6 Questions with “RECTIFY” Executive In Charge of Production Marshall Persinger
Executive in charge of production for RECTIFY, Marshall Persinger discusses traveling to Atlanta with the cast and crew for “Donald the Normal,” compares To Kill a Mockingbird to RECTIFY and the biggest surprise in the series so far.
Q: Do you have a favorite scene from the first two seasons of RECTIFY?
A: It’s hard to say favorite scene when you know from the inside how much goes into getting each one finished! My favorite to watch in Season 2 [Episode 210] is Daniel in the Courthouse conference room being basically coerced into another confession about what happened the night Hanna Dean was killed—it is painful to watch yet it is complex as to why he would say what he did—given the build to that moment all season—it so well acted by Aden, Sharon, Luke and Michael and shot beautifully by director Stephen Gyllenhaal and DP Paul Somers and co-edited by Travis Sittard and Steven Lang, all with Ray’s hand. My favorite scene to shoot was Daniel’s baptism in Season 1 [Episode 105) at a beautiful country church outside Griffin with the Peasall Sisters singing gospel (they had been in O Brother, Where Art Thou? when they were quite young). Their whole family drove down in an RV from Nashville to be in RECTIFY.
Q: “Donald the Normal” Episode 204 was nominated for a Writers’ Guild Award. What was your experience like for that episode?
A: That was a wonderful episode from the first day I read it. For me it had a Midnight Cowboy feel to it and it was nice to get to see Daniel outside of Paulie. We enjoyed shooting in Atlanta at the High Museum (which of course was a scramble to get permission to do so in a short time frame, plus clearing some of the artwork there). We had a day and a half worth of scenes to shoot there in about 8 hours, but we did it and I thought the sequences turned out beautifully. We shot in Atlanta for two days, spent the night up there which was a nice change for the cast and crew. But I will admit we were happy to get back to Griffin where there is no traffic and sets are close by and easy to light and shoot.
I also loved the scenes with Kerwin’s mother (the sublime Donna Biscoe) and brother (Aldis Hodge) when Daniel drops by for a visit, which we shot in Atlanta as well. One more thing: The music in that episode is especially excellent. When Daniel travels by bus and finds himself navigating the big city, they used “The More I See You” by Chris Montez as source. It’s no surprise that the episode was nominated!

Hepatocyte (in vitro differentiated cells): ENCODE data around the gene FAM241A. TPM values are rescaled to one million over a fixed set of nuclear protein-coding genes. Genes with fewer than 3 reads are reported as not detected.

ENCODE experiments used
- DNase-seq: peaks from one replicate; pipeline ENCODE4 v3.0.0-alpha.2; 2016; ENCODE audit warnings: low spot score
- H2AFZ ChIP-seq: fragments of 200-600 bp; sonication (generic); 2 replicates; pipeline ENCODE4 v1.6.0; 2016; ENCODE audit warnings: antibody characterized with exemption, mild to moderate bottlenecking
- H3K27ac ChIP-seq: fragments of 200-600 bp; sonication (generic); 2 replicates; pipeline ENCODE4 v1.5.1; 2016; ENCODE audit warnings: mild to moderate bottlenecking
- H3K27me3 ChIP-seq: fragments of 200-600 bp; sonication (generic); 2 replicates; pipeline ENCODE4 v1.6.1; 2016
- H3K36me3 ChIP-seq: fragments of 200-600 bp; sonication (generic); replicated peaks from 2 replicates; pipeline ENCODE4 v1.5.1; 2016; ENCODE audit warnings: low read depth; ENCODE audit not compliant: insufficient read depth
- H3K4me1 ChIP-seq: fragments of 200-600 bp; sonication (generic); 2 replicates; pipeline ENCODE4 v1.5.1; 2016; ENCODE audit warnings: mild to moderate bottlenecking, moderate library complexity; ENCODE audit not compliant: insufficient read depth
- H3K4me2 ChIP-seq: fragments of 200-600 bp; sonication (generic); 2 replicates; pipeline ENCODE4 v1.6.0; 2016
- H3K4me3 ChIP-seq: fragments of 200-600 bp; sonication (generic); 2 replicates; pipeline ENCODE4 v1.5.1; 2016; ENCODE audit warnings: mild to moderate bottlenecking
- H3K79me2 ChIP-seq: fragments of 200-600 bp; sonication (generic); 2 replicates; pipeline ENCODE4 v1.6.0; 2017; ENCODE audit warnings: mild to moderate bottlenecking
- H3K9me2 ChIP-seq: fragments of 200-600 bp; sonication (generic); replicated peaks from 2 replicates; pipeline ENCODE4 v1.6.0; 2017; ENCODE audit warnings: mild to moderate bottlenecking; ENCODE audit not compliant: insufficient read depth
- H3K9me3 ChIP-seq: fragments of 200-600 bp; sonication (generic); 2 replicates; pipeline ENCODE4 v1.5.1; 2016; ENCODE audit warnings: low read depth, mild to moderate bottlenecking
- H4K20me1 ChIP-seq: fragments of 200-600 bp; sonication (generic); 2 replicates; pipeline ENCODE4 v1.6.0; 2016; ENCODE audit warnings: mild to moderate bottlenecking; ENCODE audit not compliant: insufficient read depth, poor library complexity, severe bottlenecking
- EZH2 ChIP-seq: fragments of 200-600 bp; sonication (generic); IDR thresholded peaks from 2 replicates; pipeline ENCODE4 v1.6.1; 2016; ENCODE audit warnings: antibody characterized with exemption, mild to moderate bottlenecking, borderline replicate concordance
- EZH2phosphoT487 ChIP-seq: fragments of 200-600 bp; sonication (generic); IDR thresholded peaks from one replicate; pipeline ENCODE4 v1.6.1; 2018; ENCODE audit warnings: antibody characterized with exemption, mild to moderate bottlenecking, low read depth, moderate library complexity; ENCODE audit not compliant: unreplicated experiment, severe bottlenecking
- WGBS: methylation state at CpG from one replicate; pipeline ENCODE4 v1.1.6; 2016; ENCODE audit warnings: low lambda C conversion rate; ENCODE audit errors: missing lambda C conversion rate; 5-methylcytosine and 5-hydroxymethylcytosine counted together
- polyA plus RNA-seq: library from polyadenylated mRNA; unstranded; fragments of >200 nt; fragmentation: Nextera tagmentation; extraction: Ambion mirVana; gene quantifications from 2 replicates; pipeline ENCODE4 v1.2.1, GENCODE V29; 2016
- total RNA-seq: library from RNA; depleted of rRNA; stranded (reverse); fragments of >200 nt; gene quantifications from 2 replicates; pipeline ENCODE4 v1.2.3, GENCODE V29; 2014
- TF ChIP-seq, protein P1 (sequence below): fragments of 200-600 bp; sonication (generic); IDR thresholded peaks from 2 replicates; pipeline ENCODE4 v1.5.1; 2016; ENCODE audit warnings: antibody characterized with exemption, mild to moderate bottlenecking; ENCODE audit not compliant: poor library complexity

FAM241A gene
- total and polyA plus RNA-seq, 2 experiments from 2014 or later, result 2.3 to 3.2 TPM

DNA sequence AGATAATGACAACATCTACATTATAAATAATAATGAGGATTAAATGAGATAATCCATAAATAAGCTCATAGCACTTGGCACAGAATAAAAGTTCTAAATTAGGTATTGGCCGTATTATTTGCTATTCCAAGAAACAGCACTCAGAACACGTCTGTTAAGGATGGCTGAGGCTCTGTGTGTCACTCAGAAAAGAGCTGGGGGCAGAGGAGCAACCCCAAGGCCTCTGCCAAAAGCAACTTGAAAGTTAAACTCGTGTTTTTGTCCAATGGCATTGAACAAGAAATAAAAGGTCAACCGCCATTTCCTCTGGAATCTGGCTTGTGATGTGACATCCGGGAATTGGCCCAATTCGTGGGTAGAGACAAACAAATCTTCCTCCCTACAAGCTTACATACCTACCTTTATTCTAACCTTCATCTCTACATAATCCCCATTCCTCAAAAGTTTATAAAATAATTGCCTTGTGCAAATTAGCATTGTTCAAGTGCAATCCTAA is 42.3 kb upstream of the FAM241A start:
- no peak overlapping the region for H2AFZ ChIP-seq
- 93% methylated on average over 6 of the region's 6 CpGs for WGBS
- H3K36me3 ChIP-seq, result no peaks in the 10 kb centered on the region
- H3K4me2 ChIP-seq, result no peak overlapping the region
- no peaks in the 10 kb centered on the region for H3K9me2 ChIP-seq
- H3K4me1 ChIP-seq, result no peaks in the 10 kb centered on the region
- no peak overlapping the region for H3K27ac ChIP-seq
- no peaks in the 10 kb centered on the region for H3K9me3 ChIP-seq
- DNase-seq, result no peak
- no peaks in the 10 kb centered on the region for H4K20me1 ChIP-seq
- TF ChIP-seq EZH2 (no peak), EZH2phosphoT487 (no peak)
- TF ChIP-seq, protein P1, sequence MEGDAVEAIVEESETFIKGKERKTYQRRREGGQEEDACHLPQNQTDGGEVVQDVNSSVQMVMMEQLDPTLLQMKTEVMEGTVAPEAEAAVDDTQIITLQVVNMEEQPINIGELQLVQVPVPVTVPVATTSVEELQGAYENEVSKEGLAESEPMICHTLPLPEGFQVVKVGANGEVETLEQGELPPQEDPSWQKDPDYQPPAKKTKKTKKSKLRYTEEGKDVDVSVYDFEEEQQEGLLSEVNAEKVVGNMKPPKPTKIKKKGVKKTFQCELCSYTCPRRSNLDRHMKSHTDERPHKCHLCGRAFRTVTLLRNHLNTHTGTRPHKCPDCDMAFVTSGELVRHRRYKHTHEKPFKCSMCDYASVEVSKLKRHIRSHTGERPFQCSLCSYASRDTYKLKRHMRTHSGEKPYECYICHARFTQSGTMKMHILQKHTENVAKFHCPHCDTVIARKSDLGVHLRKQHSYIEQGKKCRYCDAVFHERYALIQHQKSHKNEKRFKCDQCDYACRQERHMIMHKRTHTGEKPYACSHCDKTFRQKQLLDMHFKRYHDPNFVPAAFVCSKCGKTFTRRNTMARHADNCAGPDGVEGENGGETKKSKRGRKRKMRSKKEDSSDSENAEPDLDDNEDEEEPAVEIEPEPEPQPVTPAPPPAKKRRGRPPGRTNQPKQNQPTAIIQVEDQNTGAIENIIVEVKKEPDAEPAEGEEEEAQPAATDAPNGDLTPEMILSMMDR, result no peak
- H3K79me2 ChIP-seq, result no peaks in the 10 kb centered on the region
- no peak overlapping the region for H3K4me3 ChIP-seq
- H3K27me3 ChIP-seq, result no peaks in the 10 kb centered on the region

Q: Is there a specific mantra Ray McKinnon likes you to follow in regards to working on the show?
Since there is so much to discover in this seemingly simple yet complex story, with the characters and world of Daniel, I’d say Ray’s mantra in every phase of the process of making this show is to never stop digging and looking for the best possible way to tell the story in EVERY scene (writing, acting, directing, editing, scoring). Luckily that’s how I like to work myself so it’s easy to work with Ray!
Q: If there was one thing you could tell people to get them to watch the RECTIFY marathon on Jul. 4, what would it be?
RECTIFY is set in the South and depicts a culture we Southerners are familiar with in a real way—no cliche—yet the story and characters are universal and relatable. Watching episodes is like reading chapters in a novel as these richly drawn characters are revealed. Think To Kill a Mockingbird. And don’t be too sad after finishing the marathon—the new season will be starting on Jul. 9!
Q: You’ve been with RECTIFY for 3 seasons now. What’s been the biggest surprise for you in the story so far?
That Daniel confessed again in the debrief. I am one who believes in my heart that he did not kill Hanna Dean and although we may never know what really happened that night, it’s heartbreaking to see him being coerced to say something untrue in my mind. But what I love about this show in general is it’s constantly confounding your expectations about both plot and character. Always taking the unexpected turn.
Q: Which character do you think is most like you in the series and why?
I relate to many aspects of most of the characters, especially Wendall (kidding). But I think I relate most to Amantha in her desire to help her brother, whether he likes it or not. And in her constant quest for truth and justice with a bit of an emotional flare evident every step of the way.